It’s become a pandemic trend: people that have extra time on their hands starting micro-fundraisers to help charities and not-for-profits make up for their loss in revenue from cancelled fundraisers this year.
“Right now there is about a 40-per cent gap, I can tell you, between what people are asking from us and what we are able to provide,” said Jeremy Lugowy, United Way corporate and workplace giving manager.
“We need any donations that we can get and we expect that number could grow as the fallout from COVID-19 continues to happen into next year.”
The United Way has found ways to continue raising funds through the pandemic to support non-profits in the valley.
Global Okanagan Evening News anchor Doris Maria Bregolisse donated her time, baking her grandmother’s recipe for apple strudels, stretching dough the way her family has for generations in Slovenia.
Gorman Bros. Lumber Ltd CEO Nick Arkle pledged $1,000 for Doris’ baking and that helps the United Way.
“This was a fun, fantastic way for Doris to reach out to the community and do something that she can do. She loves to bake,” said Lugowy.
From the eight donations for the strudel so far they have raised $2,100.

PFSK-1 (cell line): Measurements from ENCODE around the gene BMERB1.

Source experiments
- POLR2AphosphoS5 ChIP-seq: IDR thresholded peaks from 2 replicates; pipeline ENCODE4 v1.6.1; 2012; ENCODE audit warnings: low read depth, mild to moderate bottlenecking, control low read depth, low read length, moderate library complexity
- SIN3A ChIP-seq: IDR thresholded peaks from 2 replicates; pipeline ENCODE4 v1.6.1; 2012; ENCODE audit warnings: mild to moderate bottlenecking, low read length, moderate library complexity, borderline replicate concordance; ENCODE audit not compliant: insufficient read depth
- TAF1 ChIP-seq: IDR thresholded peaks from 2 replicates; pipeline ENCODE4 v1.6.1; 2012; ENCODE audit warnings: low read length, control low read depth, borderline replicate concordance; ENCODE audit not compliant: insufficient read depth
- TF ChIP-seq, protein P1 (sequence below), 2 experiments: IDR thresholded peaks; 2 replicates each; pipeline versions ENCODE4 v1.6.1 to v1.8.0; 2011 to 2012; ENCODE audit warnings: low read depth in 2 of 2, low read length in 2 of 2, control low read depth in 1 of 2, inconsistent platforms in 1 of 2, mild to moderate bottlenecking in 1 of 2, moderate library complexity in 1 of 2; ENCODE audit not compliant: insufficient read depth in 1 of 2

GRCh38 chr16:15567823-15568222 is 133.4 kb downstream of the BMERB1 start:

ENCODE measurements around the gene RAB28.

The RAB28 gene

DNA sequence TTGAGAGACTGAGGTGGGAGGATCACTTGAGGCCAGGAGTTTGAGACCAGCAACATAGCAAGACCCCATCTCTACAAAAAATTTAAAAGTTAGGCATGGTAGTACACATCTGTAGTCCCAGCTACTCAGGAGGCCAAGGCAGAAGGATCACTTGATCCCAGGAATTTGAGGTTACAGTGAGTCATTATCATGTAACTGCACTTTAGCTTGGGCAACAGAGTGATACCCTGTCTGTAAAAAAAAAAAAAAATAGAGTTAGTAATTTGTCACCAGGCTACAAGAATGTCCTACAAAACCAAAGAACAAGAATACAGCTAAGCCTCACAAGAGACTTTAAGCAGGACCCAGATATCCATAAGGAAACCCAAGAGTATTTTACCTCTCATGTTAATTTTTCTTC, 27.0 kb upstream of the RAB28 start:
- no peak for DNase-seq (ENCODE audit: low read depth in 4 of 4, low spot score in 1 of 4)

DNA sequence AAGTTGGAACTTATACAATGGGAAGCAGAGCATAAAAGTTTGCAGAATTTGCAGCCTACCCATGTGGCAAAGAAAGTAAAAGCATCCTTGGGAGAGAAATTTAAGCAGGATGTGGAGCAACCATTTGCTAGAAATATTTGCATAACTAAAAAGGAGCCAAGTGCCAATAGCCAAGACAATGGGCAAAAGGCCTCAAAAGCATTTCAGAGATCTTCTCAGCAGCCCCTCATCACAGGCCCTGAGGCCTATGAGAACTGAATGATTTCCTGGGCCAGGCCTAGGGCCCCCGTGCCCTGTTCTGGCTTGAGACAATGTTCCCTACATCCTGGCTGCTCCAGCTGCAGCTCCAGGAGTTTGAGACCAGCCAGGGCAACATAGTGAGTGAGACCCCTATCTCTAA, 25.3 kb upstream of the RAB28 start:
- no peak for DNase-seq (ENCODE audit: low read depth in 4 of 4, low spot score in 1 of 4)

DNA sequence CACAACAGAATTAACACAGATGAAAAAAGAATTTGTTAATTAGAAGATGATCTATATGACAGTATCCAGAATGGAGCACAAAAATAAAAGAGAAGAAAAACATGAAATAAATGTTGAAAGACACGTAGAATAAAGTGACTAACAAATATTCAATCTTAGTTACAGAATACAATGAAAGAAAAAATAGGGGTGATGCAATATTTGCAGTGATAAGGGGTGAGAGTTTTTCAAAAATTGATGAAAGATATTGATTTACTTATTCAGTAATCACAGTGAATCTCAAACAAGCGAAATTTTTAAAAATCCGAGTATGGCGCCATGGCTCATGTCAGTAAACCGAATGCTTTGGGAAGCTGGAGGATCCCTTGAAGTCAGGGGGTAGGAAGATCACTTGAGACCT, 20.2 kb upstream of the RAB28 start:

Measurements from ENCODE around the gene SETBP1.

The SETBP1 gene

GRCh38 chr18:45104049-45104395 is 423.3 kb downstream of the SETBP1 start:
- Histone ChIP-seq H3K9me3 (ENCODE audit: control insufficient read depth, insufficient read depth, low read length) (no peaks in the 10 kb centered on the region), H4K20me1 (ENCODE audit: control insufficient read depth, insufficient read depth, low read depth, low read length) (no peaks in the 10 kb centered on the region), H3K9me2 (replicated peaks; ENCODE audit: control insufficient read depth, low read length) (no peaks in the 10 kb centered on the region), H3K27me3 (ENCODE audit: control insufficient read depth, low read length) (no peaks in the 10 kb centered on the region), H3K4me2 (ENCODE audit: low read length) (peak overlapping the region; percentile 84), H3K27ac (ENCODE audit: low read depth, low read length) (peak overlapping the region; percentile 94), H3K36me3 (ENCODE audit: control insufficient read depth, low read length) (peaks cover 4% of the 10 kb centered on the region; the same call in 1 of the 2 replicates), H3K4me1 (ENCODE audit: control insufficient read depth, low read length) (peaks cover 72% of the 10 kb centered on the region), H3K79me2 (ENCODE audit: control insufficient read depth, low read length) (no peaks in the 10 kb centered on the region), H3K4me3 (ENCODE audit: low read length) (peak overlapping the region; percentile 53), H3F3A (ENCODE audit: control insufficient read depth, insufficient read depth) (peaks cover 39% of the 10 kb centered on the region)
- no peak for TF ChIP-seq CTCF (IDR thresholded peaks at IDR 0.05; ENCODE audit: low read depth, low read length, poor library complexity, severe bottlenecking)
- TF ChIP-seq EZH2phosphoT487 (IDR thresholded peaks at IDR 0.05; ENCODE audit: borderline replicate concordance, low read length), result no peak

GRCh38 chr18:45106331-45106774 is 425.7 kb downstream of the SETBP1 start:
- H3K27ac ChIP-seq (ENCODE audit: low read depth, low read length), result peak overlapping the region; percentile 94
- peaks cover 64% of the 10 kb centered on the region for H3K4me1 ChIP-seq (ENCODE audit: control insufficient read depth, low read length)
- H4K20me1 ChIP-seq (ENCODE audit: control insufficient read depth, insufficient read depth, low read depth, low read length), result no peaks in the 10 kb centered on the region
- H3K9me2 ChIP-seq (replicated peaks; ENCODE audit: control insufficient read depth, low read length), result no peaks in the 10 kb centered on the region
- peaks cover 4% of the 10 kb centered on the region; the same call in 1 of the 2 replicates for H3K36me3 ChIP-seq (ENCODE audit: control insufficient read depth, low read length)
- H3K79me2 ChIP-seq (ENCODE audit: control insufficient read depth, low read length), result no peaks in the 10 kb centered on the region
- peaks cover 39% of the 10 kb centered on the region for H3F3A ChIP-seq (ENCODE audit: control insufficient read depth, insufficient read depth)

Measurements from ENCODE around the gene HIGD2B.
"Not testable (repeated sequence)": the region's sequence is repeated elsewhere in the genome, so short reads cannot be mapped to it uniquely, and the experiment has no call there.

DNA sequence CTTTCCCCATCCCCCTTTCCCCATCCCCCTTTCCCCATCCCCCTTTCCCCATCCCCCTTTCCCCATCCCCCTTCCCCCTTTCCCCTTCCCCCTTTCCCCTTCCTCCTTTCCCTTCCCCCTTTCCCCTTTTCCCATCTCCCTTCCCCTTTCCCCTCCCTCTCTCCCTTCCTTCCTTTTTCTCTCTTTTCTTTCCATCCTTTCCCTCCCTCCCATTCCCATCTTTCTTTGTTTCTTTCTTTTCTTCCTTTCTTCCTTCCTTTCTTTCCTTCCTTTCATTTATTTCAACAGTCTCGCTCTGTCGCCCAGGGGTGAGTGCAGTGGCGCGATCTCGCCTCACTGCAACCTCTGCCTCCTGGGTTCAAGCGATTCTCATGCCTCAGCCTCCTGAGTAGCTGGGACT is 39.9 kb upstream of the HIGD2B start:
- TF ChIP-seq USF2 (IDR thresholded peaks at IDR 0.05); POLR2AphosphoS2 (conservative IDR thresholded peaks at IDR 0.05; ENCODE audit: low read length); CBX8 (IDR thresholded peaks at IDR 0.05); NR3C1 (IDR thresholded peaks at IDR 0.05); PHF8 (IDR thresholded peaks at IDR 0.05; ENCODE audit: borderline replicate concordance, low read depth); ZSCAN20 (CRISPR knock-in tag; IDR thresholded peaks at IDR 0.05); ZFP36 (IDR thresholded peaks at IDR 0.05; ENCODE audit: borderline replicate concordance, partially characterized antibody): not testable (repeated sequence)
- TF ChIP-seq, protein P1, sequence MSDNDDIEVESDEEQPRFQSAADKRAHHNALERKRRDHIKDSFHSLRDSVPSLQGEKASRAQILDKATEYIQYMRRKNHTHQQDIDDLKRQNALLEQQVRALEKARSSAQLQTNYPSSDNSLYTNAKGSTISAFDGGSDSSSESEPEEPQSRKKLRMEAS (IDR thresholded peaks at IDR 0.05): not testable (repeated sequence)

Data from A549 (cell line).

The United Way’s annual drive thrus won’t look like years past and it has been adapted to maintain safe social distancing while volunteers still deliver breakfast bags in exchange for donations.
The 9th annual United Way Drive-Thru Breakfast will be at the Penticton Lakeside Resort Oct. 8 from 6:30 a.m. to 9 a.m. The 19th annual North Okanagan Drive-Thru Breakfast takes place Oct. 15 at the Prestige Vernon Lodge from 6:30 a.m. to 9 a.m.
To raise funds, people have been doing everything from selling things they no longer need to shaving their heads or taking on extreme sporting challenges.
Kelowna’s Ross St. George took on the Everest Challenge on Oct. 5, climbing the equivalent of Mount Everest on Knox Mountain in 24 hours to raise funds for Elevation Outdoors. The money he raised will help them keep their scholarship programs for underprivileged youth in place for their winter sports programs.
St. George raised almost $2,000 which is enough for three scholarship seats in the snowboarding program.
“What I did was really hard however it ties into Elevation Outdoors really well because every session there’s a focus and one of the themes they really try to instill in the kids is resilience,” said St. George.
“Yesterday for me was all about resilience every step at the end those last five or six hours at night every step required resilience.”
The boost in micro-fundraisers are a sign that even as we stay apart to maintain social distancing, we have still not lost that sense of community.